Rain! Wind! Thunder! Lightning! Cold! None of these things mix especially well with cycling in the French mountains. I checked the weather forecast before I left Vence this morning and it said a 40% chance of rain in the afternoon, going up to 70% by early evening. I was headed out at about 9:30 and had a 2 to 3 hour ride planned, so I thought I should be OK. I was wrong. I was very wrong. When it comes to weather in the mountains, you pay your nickel and you take your chances.
Whenever I’m in Vence the second ride I usually do (see my first ride post) is a 35 mile loop that takes in the Col de Vence and seven wonderful mountain villages: Coursegoules, Bézaudun, Bouyon, Le Broc, Carros, Gattières and Saint-Jeannet. It’s a route I’ve done many times over the years. I like it because it includes a nice climb (up the Col de Vence), some beautiful mountain countryside and those seven villages.
As I headed out the door today the sky was completely overcast. No sun anywhere. But the clouds did not look very threatening at all. Except, maybe, I thought, a little off in one direction where they seemed a bit dark. I actually went back into my apartment and grabbed my light windbreaker, a move I was very glad I made a short time later.
The Col de Vence is a 10km climb that begins right at the edge of Vence. It averages about 6% to 7% from the Vence (the south) side. Not real steep and not real long by mountain standards, but still a very nice climb. Enough of a climb to let you know you’re working. I was actually quite happy with the overcast skies today as the terrain is mostly treeless and pretty barren after the first three kilometers. On a sunny, summer day it can get really hot going up this mountainside. With the overcast skies and temperatures in the mid 60s it was very comfortable this morning. I took it at a pretty moderate pace, keeping my heart rate around 135bpm to 145bpm at the most. I passed about 10 or 12 cyclists coming back down as I was going up. I would later remind myself, “they were the smart ones.”
When I reached the summit I stopped for a quick photo and then headed down the other side to Coursegoules. I noticed some pretty dark clouds off to the west, but I was hoping they would stay away from me as I was headed east. The descent down the north side is fairly run of the mill, not nearly as steep as the south side. In fact, in a few places it pretty much levels off for awhile. As I was approaching Coursegoules the skies really began to darken and thunder began making the presence of the impending storms quite apparent. Just as I was getting into Coursegoules the skies opened and the rain began. I quickly ducked into a small roadside garage that was open to wait out the worst of it. It rained really hard for about 15 minutes and then it began to lighten up. Once it had subsided to slight drizzle I decided to head out. I put on my windbreaker and hit the road.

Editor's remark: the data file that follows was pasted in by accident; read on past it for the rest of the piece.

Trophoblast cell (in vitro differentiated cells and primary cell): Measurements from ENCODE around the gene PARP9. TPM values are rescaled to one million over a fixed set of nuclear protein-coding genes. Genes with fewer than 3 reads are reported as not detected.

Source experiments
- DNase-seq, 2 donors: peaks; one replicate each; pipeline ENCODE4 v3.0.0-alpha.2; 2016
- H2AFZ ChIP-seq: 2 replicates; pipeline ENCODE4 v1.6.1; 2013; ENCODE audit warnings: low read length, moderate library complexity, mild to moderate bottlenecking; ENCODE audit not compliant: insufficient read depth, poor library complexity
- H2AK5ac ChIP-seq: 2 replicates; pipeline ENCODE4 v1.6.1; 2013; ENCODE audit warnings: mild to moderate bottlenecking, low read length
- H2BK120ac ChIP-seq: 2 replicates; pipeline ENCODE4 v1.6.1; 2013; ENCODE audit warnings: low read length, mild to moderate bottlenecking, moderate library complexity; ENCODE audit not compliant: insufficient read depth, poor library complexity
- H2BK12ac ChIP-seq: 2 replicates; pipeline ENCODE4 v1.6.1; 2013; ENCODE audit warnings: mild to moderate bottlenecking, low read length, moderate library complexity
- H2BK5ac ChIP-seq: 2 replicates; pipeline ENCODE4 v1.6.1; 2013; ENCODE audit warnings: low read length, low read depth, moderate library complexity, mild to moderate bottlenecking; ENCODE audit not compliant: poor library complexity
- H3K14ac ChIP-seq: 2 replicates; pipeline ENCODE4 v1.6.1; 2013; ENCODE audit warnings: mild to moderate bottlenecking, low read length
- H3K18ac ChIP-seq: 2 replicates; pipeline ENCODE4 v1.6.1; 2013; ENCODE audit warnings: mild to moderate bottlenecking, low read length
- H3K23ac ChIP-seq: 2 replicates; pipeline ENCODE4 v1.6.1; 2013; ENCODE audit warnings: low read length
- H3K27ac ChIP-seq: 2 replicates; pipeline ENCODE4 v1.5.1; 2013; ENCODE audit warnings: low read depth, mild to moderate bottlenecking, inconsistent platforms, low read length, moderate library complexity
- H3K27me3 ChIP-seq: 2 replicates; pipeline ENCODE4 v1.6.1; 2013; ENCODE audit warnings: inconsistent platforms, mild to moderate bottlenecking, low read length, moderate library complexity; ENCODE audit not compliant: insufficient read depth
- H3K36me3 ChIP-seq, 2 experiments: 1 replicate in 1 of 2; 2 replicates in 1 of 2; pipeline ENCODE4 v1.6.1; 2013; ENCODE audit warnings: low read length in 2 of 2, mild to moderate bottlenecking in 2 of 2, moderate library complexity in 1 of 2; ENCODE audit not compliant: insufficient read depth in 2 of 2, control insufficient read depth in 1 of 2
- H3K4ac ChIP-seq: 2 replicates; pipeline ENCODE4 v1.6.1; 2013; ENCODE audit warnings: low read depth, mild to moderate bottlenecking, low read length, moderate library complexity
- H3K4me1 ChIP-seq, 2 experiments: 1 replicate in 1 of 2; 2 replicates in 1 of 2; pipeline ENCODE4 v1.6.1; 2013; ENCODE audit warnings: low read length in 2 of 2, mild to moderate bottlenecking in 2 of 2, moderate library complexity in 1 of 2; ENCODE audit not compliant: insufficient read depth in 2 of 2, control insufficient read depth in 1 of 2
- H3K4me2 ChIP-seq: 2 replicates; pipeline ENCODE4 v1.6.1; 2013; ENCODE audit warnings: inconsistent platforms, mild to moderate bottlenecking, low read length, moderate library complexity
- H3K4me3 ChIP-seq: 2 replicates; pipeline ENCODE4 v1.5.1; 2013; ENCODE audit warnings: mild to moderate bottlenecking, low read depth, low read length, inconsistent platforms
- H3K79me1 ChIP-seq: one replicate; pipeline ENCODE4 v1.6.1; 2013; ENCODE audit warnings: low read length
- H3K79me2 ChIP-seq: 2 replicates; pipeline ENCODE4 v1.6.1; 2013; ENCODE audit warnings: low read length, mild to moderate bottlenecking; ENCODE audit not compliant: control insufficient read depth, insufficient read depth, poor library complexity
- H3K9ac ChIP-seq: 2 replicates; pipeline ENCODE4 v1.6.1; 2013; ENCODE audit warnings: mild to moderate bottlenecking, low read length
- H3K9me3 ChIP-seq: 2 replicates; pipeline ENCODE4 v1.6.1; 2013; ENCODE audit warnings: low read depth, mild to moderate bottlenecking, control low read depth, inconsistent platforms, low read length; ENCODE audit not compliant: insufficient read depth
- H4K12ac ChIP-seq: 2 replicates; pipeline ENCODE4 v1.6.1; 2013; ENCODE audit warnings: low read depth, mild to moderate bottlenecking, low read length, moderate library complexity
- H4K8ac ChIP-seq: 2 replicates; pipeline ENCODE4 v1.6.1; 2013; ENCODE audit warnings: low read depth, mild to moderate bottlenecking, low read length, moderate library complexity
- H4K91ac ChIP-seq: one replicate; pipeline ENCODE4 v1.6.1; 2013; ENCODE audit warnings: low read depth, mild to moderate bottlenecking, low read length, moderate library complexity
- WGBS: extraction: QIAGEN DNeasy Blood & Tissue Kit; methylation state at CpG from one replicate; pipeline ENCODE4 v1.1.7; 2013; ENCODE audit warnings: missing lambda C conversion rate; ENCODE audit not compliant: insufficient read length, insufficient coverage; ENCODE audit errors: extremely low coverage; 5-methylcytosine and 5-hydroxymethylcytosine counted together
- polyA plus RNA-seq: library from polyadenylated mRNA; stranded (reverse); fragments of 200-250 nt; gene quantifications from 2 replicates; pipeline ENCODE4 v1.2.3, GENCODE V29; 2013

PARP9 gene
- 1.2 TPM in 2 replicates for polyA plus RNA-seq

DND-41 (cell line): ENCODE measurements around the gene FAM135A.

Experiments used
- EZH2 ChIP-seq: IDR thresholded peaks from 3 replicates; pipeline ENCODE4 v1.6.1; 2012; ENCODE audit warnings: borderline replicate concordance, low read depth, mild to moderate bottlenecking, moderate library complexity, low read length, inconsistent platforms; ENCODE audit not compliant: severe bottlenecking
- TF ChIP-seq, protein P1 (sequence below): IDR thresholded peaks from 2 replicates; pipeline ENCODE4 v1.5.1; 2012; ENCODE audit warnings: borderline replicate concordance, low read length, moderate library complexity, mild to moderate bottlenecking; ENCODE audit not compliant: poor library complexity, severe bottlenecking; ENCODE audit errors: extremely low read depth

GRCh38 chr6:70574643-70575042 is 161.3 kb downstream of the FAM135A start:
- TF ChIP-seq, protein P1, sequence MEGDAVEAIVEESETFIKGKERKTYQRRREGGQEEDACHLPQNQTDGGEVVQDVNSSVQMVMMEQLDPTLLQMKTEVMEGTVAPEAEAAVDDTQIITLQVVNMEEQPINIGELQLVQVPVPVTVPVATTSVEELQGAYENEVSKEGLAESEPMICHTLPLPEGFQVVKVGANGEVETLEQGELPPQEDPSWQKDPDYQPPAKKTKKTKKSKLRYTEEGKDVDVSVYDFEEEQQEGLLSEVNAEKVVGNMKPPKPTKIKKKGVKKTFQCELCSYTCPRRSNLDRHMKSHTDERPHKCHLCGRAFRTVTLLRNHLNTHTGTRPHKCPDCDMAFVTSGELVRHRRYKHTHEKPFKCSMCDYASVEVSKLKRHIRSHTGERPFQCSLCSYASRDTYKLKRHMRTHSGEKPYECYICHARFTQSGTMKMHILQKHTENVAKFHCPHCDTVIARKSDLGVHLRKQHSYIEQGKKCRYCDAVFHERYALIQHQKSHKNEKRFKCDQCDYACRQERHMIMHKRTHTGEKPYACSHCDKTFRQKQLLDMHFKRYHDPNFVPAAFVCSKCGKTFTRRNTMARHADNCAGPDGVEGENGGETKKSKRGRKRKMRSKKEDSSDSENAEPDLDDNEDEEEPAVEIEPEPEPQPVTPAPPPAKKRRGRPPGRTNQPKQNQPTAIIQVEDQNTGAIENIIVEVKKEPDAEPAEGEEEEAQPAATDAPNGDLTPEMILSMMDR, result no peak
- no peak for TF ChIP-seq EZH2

The rain had pretty much stopped, but, of course, the streets were very, very wet. As was I in a very short time. From Coursegoules to Bézaudun is about 6km and mostly slightly downhill. It wasn’t but a few minutes before the rain began again. By now I was soaked through and through and there wasn’t much point in stopping anywhere, I had to just push on through and hope that the rain would stop, the sun would come out and everything, including me, would dry up. No such luck today. Even though my windbreaker was completely soaked it still helped a little in holding in some heat and keeping me from getting too cold.
Normally I like to stop for a few minutes in each of the villages and take a look around, do a little exploring. Not this time. I passed by Bézaudun and headed on towards Bouyon, another 6km, again mostly slightly downhill. I would have actually much preferred to be climbing as it keeps you much warmer in the rain. Going downhill you’re not working as hard and the wind is stronger. In addition to that you have to deal with winding, narrow, slick mountain roads. I was being very careful to say the least.
Through Bouyon, on to and through Le Broc (8km) and Carros (4km). No let up in the rain, if anything it got worse. From Carros to Gattières (6km) is fairly flat, but once you pass through Gattières on the way to Saint-Jeannet and then Vence, you’re on a very busy road which was no fun at all in this rain. Cars and trucks whizzing past, just hoping they see you there on the side of the road. I made it back to Vence without incident (well there was one little slick spot where I almost went down, but I managed to keep the bike up thankfully) and the ride was over. Only 35 miles, but whew, what a morning. I truly enjoyed the climb up the Col de Vence, but everything after that was pretty sketchy.
Luckily, I’ve only been caught out in the rain while riding in France one other time. And, as fate would have it, it was on the exact same route! Several years back I had an almost identical ride, except that time the rain began at the top of the Col de Vence and let up before I finished.
Great Steve, way to weather the Riviera’ changeable conditions. Stay safe!
Hey, John, I’m certainly doing my best to stay safe! Got a lot more riding I want to do before I leave.
Great to see you are blogging AND CYCLING in France again! Always love your posts and photos. Cyclisme Heureux! ~~ alleen